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ill. The fign

(minus) denotes, that the quantity, before which it is placed, is to be subtracted. Thus, amb denotes the excess of a above b; 6-2 is the excess

of 6 above 2, or 4. Note, These characters, + and , from

their extensive use in algebra, are called the signs; and the one is said to be oppofite or contrary to the other. IV. Quantities which have the sign + pre

fixed to them, are called positive or affirmative ; and such as have the sign

prefixed to them are called negative. V. Quantities which have the same fign,

either + or -, are also faid to have like Tigns, and thofe which have different signs, are said to have unlike signs. Thus ta +6, have like figns, and ta, -, are

faid to have unlike figns. VI. The juxtaposition of letters, as in the

fame word, expresses the product of the quantities denoted by these letters. Thus, ab expresses the product of a and b; bcd expresses the continued product of b, c,



and d. The sign X also expresses the produd of any two quantities between

which it is placed. VII. A number prefixed to a letter is called

a numeral coefficient, and expresses the product of the quantity by that number, or how often the quantity denoted by the letter is to be taken. When no num

ber is pretixed, unit is understood. VIII. The quotient of two quantities is de

noted, by placing the dividend above a small line, and the divifor below it. Thus, -is the quotient of 18 divided by 3, or 6;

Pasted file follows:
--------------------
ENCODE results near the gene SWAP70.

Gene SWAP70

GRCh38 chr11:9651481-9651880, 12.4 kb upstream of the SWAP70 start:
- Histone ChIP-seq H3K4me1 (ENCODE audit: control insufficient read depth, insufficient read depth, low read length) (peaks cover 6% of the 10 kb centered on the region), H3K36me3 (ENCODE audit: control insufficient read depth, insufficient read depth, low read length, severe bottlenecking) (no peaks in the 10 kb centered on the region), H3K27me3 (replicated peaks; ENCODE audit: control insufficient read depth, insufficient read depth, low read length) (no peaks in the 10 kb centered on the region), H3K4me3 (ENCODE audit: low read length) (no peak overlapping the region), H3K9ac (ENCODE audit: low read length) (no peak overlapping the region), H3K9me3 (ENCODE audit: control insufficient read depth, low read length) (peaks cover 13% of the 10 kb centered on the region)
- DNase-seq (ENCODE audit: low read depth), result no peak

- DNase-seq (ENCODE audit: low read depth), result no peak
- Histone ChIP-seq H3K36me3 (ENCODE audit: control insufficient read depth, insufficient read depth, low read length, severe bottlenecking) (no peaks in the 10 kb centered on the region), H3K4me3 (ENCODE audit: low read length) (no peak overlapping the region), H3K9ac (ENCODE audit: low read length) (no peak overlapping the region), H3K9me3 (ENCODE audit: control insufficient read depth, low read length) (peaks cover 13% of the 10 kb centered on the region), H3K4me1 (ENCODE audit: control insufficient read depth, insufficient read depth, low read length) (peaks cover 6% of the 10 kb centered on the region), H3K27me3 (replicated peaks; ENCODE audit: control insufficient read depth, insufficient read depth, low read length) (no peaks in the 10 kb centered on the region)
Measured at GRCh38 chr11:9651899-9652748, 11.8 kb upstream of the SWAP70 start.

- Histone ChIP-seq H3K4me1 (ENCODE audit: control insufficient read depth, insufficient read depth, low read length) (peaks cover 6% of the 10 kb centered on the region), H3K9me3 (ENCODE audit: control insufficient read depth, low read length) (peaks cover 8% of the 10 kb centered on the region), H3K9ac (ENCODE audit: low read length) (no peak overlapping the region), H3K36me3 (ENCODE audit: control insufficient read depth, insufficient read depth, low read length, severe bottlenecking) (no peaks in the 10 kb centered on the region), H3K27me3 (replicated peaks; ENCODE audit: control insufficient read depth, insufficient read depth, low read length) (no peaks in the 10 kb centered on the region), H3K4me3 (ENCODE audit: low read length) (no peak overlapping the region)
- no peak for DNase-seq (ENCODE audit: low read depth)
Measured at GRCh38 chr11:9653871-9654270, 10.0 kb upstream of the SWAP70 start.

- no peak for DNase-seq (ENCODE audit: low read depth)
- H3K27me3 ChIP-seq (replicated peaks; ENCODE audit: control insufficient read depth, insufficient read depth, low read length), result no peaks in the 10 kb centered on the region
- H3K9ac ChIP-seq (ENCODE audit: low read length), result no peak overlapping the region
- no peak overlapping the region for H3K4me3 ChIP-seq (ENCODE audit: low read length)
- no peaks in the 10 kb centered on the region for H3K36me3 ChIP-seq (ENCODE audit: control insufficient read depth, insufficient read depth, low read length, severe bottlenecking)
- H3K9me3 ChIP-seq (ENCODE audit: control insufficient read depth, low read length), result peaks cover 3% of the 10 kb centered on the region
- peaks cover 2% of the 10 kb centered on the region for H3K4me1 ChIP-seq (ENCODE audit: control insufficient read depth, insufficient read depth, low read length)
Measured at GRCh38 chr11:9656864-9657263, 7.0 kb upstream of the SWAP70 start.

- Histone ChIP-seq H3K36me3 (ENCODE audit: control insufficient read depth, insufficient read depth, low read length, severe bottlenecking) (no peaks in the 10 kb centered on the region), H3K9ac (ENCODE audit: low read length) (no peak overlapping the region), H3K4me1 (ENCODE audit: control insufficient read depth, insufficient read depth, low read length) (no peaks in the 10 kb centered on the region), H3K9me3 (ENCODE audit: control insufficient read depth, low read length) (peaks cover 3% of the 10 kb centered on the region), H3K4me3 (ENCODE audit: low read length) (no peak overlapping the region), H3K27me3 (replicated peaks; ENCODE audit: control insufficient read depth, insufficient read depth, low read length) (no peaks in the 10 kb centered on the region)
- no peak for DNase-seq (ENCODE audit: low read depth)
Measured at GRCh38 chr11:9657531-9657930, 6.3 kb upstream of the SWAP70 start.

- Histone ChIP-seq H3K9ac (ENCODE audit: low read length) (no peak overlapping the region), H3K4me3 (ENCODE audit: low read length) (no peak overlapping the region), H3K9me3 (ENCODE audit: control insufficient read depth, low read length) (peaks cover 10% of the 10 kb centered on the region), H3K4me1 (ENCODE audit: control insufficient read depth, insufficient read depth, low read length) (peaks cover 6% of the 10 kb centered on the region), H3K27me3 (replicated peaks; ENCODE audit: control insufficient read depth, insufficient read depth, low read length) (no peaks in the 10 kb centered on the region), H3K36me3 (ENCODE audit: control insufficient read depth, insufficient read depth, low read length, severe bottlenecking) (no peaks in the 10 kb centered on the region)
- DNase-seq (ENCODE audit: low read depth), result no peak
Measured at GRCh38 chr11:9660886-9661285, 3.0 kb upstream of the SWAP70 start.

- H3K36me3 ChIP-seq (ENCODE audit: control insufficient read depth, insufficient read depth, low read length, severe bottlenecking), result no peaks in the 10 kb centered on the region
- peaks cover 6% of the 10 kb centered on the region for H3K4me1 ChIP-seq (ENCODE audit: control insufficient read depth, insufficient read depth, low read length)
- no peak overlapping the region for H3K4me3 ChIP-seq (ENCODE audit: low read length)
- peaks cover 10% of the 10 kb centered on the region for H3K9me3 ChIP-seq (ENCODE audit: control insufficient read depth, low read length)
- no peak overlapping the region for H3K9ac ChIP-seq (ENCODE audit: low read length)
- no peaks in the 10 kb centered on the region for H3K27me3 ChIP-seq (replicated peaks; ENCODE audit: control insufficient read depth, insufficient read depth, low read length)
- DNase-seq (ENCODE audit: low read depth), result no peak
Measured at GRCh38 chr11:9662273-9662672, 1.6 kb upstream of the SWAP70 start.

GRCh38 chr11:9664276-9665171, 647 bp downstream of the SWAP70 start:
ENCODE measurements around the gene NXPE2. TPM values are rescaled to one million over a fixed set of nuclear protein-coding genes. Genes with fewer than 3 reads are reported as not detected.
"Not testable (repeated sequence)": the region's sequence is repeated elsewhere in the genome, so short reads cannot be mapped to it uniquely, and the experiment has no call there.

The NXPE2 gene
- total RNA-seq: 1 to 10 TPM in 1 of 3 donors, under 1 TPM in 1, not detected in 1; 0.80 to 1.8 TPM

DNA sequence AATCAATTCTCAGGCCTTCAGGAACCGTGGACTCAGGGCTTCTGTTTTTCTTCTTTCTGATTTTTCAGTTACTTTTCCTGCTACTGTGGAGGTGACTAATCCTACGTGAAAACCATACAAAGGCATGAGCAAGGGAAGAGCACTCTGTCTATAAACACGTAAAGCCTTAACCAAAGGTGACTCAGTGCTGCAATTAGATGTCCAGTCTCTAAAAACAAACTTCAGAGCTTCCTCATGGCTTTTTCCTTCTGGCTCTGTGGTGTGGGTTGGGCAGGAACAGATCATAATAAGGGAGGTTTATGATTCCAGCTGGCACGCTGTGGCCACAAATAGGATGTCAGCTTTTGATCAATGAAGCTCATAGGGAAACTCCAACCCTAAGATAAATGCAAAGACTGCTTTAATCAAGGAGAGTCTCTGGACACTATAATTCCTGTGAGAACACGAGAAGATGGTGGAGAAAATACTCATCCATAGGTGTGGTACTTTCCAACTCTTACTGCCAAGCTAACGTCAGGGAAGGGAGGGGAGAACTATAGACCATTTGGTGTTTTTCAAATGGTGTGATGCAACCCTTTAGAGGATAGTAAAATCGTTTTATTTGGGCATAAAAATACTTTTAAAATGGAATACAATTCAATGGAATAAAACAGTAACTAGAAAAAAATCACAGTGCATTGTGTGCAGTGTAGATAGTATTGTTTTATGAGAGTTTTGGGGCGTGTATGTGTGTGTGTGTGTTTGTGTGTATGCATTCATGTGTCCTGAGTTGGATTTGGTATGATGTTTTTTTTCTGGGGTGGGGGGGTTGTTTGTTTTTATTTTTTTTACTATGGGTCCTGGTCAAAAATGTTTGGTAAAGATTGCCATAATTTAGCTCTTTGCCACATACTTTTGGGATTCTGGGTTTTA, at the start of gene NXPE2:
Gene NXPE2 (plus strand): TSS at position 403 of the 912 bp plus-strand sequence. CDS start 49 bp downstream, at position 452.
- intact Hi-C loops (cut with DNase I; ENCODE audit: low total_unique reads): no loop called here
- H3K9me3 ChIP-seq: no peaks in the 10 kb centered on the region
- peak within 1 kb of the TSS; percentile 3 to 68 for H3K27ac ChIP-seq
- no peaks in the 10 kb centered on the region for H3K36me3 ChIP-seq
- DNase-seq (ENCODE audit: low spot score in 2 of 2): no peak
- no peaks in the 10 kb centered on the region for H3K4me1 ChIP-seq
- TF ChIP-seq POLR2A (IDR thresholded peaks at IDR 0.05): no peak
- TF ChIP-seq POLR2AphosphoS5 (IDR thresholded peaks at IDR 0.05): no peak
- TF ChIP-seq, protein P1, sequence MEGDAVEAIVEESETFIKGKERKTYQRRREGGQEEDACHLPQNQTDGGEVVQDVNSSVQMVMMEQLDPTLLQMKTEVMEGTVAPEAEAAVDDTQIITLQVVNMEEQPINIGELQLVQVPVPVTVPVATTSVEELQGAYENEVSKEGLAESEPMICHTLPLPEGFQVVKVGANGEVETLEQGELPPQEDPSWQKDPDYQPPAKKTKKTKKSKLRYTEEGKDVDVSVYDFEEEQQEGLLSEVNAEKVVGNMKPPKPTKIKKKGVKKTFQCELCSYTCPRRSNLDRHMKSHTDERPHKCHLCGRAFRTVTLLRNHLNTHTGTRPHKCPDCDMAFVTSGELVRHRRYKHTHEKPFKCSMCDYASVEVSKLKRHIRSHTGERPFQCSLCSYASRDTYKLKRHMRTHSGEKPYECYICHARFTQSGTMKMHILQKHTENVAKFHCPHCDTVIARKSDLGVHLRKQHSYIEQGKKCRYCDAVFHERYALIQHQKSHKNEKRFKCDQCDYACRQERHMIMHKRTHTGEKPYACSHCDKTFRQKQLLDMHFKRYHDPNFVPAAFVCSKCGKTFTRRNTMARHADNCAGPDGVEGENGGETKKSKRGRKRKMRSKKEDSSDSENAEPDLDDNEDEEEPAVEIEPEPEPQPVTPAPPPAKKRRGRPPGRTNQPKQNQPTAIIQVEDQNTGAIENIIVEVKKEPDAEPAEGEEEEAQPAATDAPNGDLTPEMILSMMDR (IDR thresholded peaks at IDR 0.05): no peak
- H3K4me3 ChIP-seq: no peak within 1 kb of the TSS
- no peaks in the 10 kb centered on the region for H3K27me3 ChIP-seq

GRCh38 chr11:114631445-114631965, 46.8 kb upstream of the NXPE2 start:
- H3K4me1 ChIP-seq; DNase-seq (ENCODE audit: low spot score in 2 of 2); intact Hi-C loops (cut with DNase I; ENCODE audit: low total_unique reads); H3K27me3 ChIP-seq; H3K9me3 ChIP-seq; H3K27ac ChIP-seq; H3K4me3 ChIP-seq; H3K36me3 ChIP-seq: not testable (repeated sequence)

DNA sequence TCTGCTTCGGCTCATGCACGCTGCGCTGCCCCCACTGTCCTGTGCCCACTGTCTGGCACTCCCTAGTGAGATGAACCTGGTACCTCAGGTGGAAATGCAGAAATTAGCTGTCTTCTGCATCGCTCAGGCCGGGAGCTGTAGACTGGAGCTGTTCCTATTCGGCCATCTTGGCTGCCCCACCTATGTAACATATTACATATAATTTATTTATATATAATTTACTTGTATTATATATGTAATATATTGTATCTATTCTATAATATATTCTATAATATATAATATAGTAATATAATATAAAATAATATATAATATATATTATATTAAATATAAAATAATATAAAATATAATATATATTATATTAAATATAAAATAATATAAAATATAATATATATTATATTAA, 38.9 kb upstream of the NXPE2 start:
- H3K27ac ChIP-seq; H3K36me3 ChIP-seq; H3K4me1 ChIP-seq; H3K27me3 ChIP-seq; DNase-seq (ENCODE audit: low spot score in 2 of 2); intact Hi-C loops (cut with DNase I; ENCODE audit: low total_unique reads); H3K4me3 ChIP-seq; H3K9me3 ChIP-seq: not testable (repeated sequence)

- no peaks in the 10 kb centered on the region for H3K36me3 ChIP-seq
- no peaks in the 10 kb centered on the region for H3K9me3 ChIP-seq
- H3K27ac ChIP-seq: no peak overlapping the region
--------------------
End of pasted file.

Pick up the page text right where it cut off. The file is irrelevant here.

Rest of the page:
is the quotient of a divided by b. This expression of a quotient is also called a fraction. IX. A quantity is said to be simple which consists of one part or term, as ta,

-abc; and a quantity is said to be compound, when it consists of more than one term, connected by the signs + or -, Thus, atb, a-b+c, are compound quantities. If there are two terms, it is salled a binomial; if three, a trinomial,

called fore

&c, X. Simple quantities, or the terms of com

pound quantities, are said to be like,
which consist of the same letter or let-
ters, equally repeated. Thus, itab,
5ab, are like quantities; but tab, and

taab, are unlike. XI. The quality of two quantities is ex

pressed, by placing the sign = between them. Thus, xta=b-c, means that the sum of x and a is equal to the excess of b above c.

When quantities are considered abstractly, the + and - denote addition and subtraction only, according to Def. II. III. ; and the terms positive and negative express the same ideas. In that case, a negative quantity by itself is unintelligible. The sign + also is unnecessary before simple quantities, or before the leading term of a compound quantity which is not negative; though, when such a quantity or term is to be added to another, t must be placed be


fore it, to express that addition ; and hence in Def. II. it is said, that + is understood, when no sign is expressed.

In geometry, however, and in certain applications of geometry and algebra, there may be an opposition or contrariety in the quantities, analogous to that of addition and subtraction; and the signs + and may very conveniently be used to express that contrariety. In such cases, negative quantities are understood to exist by themselves ; and the same rules take place in operations into which they enter, as are used with regard to the negative terms of abstract quantities.

When, therefore, in the following elementary rules, negative quantities are introduced as examples, they are to be understood, either as subtracted from positive quantities not expressed ; or, as having such an opposition as has now been mentioned, to other quantities marked with the sign.

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Of Axioms.


LGEBRAICAL reasonings are foun

ded on a set of first principles, not less evident than the axioms of Geometry. They are, indeed, so simple, that it is unnecessary, in this place, either to enumerate, or to illustrate them. Besides, a general axiom is not more evident than any particular proposition comprehended in it.


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